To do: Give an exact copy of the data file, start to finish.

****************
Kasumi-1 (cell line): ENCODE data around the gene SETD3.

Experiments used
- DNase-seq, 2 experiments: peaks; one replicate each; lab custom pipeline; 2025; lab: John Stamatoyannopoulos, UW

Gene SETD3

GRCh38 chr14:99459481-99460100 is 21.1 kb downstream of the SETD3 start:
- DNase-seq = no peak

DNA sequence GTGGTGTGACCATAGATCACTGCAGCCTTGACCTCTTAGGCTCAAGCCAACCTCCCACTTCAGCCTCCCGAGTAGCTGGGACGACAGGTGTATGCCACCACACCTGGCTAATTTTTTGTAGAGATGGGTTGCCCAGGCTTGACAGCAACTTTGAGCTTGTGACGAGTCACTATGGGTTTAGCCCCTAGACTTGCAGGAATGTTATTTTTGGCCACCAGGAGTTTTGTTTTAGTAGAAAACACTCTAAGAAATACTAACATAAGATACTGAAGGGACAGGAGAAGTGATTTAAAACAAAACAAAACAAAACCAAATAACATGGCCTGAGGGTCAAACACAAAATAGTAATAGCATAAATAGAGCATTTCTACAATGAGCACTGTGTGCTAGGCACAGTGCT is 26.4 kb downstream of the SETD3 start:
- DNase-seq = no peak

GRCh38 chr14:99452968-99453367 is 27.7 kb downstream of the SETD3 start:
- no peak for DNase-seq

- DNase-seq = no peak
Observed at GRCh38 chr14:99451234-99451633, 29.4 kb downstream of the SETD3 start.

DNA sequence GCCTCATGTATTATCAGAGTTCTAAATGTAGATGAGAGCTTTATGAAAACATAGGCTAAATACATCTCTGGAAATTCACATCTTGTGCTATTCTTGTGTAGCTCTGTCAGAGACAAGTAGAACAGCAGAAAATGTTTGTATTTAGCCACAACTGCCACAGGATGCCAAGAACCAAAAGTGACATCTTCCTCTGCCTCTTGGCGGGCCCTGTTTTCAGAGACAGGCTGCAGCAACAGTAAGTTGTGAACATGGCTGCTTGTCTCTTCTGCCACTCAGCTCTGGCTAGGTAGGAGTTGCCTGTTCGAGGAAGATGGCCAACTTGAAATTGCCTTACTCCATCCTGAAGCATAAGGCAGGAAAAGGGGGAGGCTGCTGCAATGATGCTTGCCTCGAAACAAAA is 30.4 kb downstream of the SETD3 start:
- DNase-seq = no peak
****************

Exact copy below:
Kasumi-1 (cell line): ENCODE data around the gene SETD3.

Experiments used
- DNase-seq, 2 experiments: peaks; one replicate each; lab custom pipeline; 2025; lab: John Stamatoyannopoulos, UW

Gene SETD3

GRCh38 chr14:99459481-99460100 is 21.1 kb downstream of the SETD3 start:
- DNase-seq = no peak

DNA sequence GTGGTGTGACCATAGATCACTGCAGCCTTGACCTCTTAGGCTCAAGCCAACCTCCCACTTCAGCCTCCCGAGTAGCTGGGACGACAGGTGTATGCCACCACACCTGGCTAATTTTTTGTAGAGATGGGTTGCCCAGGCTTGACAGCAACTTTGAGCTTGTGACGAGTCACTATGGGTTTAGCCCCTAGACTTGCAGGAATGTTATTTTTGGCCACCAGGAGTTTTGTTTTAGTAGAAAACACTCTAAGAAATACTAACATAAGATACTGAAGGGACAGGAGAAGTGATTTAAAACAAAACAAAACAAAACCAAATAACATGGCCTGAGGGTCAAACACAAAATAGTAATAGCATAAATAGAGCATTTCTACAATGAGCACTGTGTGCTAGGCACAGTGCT is 26.4 kb downstream of the SETD3 start:
- DNase-seq = no peak

GRCh38 chr14:99452968-99453367 is 27.7 kb downstream of the SETD3 start:
- no peak for DNase-seq

- DNase-seq = no peak
Observed at GRCh38 chr14:99451234-99451633, 29.4 kb downstream of the SETD3 start.

DNA sequence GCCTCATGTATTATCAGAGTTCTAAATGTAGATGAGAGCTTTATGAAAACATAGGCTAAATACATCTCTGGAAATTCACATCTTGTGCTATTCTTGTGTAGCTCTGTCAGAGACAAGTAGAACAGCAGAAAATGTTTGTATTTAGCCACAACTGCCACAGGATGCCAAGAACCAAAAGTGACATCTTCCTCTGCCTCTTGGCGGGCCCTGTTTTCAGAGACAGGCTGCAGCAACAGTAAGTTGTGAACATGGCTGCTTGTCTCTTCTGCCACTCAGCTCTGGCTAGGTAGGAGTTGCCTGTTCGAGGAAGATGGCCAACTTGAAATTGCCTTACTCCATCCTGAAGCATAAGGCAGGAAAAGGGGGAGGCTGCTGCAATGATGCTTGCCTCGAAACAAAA is 30.4 kb downstream of the SETD3 start:
- DNase-seq = no peak